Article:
While the wrath of the Court towards the official Respondents did gave hopes to my Client, the order of the High Court was wholly without jurisdiction. There was no question of staying the impugned order nor was there any scope of entertaining the Petition at all since the High Court was lacking jurisdiction to judicially review orders of the Tribunal passed under its contempt jurisdiction.
The distinction between the Tribunal's orders passed under Section 14 of the Act and those passed under Section 17 i.e. under its contempt jurisdiction has been explained by the Supreme Court in T. Sudhakar Prasad v. Govt. of AP, (2001) 1 SCC 516 and further in R. Mohajan v. Shefali Sengupta (2012) 4 SCC 761.
In Mohajan's case certain directions were issued by the Central administrative Tribunal, Calcutta Bench. In order to comply with those directions three months time was given to the official Respondents. Due to the non compliance on the part of Official Respondents, Applicants were compelled to file a contempt petition. In the contempt petition by an order dated 11.06.2010, the Tribunal finally ordered the officers of official Respondents to be personally present before it on the next date. The aforesaid order was directly challenged in the Supreme Court by the official Respondents. The Original Applicants raised a preliminary objection as to the maintainability of the appeal and argued that by virtue court of L. Chandra Kumar's case, the official respondents were supposed to approach the High Court first. To counter the aforesaid contention, the government/official Respondent/Appellant in the Supreme Court would place reliance on Sudhakar's case and argue that the petition is maintainable.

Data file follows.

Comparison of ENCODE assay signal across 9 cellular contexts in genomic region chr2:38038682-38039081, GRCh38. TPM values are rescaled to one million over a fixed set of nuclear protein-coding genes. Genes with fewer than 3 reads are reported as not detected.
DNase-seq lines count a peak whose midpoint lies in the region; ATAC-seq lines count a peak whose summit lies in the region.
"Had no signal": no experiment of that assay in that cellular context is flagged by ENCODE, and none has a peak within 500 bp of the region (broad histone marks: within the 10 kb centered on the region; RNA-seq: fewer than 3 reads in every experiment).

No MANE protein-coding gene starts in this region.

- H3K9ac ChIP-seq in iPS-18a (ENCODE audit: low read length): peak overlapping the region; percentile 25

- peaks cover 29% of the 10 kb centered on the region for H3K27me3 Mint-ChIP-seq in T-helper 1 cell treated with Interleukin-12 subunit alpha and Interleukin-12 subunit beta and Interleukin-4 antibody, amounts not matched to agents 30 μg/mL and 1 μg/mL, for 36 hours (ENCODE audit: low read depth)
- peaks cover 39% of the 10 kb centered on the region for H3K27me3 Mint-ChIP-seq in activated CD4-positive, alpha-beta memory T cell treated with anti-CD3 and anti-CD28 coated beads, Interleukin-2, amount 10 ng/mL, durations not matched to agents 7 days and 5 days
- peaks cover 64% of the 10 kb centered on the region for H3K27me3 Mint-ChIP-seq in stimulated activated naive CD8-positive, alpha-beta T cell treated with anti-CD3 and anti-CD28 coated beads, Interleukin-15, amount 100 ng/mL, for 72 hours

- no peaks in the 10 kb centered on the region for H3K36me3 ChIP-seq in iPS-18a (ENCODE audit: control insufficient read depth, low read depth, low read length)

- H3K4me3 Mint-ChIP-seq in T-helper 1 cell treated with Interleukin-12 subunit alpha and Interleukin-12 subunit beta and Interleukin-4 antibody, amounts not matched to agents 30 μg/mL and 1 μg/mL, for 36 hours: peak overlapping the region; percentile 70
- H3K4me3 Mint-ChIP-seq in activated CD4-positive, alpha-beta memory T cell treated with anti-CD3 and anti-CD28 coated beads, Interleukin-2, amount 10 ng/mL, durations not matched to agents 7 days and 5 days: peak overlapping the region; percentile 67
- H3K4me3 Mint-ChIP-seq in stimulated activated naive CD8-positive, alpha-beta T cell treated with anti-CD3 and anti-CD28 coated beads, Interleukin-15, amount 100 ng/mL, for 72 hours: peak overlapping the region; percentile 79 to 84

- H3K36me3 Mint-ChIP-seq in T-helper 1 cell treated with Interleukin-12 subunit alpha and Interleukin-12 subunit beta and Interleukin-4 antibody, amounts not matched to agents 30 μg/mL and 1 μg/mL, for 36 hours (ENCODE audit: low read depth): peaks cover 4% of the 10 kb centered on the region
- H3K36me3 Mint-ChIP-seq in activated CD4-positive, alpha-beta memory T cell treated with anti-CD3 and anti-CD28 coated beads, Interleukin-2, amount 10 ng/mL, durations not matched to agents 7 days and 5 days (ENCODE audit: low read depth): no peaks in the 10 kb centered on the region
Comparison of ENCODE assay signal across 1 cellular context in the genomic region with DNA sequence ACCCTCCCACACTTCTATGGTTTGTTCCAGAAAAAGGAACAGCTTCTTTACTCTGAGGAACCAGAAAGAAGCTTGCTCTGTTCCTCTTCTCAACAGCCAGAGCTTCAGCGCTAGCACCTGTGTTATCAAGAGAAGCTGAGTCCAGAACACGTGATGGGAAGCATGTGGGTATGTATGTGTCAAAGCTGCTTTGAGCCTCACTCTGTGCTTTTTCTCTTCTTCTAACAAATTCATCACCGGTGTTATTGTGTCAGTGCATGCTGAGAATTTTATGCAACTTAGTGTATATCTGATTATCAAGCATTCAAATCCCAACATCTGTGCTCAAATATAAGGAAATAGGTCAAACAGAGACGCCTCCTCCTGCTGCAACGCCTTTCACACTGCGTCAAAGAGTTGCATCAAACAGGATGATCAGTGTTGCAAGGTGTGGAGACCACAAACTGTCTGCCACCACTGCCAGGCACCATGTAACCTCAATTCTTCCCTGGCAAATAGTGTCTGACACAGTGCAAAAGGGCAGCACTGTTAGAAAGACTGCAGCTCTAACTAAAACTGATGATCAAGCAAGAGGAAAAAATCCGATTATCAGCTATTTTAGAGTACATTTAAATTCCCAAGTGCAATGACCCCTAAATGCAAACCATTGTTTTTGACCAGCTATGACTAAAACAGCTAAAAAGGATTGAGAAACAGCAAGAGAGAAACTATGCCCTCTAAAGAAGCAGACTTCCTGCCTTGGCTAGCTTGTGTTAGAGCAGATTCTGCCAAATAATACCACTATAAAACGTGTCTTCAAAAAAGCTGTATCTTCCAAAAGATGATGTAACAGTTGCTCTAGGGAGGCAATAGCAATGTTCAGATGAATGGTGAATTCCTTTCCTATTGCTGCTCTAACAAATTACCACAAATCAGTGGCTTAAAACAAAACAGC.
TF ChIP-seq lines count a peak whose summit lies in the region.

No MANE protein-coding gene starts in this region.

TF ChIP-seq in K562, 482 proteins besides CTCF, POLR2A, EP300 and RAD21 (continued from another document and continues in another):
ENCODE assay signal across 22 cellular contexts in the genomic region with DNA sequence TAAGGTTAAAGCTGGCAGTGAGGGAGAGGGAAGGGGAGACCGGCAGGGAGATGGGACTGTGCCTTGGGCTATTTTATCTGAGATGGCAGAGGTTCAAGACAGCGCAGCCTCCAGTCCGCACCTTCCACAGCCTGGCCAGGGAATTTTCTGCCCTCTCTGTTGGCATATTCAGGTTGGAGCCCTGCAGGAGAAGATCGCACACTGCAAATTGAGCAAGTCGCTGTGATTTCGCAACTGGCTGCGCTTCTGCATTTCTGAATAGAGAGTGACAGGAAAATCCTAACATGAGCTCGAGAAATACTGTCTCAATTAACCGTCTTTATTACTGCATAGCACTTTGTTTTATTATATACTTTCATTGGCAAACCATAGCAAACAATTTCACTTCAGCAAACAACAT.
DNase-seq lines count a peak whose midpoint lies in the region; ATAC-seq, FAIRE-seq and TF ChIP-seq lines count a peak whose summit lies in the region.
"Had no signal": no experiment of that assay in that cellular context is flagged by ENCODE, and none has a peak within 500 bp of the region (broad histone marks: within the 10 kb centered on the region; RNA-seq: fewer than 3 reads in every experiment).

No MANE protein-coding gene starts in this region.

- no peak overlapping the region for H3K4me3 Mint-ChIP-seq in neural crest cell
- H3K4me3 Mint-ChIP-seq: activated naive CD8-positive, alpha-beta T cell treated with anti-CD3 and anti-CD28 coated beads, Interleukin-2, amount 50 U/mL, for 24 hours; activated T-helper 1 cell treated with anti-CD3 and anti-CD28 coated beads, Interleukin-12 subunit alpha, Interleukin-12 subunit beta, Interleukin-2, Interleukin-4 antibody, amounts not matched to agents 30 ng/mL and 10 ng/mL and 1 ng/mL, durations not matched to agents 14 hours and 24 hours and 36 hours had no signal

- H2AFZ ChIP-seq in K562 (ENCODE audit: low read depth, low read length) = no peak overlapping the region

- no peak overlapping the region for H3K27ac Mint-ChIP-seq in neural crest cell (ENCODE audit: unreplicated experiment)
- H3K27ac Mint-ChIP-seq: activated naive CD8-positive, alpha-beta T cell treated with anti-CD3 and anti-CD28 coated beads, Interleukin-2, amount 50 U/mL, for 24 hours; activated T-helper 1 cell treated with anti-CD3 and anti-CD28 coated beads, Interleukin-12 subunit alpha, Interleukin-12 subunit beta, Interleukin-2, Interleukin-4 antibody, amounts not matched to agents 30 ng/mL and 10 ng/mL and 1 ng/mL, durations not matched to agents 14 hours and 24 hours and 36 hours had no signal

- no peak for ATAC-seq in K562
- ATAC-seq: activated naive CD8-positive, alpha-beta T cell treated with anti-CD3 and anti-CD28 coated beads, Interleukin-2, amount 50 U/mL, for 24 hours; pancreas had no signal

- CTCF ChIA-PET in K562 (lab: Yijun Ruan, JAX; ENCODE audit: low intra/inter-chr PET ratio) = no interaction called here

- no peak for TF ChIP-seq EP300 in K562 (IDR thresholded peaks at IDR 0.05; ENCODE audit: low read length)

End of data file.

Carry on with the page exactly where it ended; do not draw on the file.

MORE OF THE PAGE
The Supreme Court held that the directions contained in the impugned order were passed in contempt petition and hence the aggrieved party is free to directly approach the Supreme Court in the light of Sudharkar's case. Supreme Court discussed the Sudhakar's judgement wherein it scrutinized the provisions of Contempt of Courts Act as well as the Administrative Tribunals Act.
Section 17 of the Administrative Tribunal Act, 1985 provided that a Tribunal shall have, and exercise, the same jurisdiction, powers and authority in respect of contempt of itself as a High Court has and may exercise and, for this purpose, the provisions of the Contempt of Courts Act, 1971. Further Section 17(a) of the Act would provide that the references in the Contempt of Courts Act, 1971 to a High Court shall be construed as including a reference to such Tribunal.
Section 19 (1) of the Contempt of Courts Act, 1971 provides that an appeal shall lie as of right from any order or decision of High Court in the exercise of its jurisdiction to punish for contempt. Further Section 19(4) provides that an appeal under Section 19 (1) shall be filed in case of an appeal to the Supreme Court, within sixty days, from the date of the order appealed against.
The provisions of the Section 17 of the Administrative Tribunals Act, 1985 specifically provide that the Tribunal will have to resort to Contempt of Courts Act, 1971 for initiating contempt proceedings. Hence, Supreme Court in Sudhakar's case held that Section 17 of the Administrative Tribunals Act is a piece of legislation by reference. Resultantly, the provisions of Contempt of Courts Act remain unchanged.
Supreme Court in Sudhakar's case conjointly read Section 17 of the Administrative Tribunals Act and Section of the Contempt of Court Act and held that an order passed by the Tribunal in contempt proceedings is appealable under Section 19 of the Act to the Supreme Court only. In Sudhakar's case the Supreme Court also clarified that the case of L. Chandra Kumar does not leave any room for the High Court's to judicially review an order passed by the Tribunal under its contempt jurisdiction when statutory remedy of appeal envisaged under Section 19 of the Contempt of Courts Act is pre-existing. Resultantly, in R. Mohajan's case, the appeal by the official Respondent was found to be maintainable.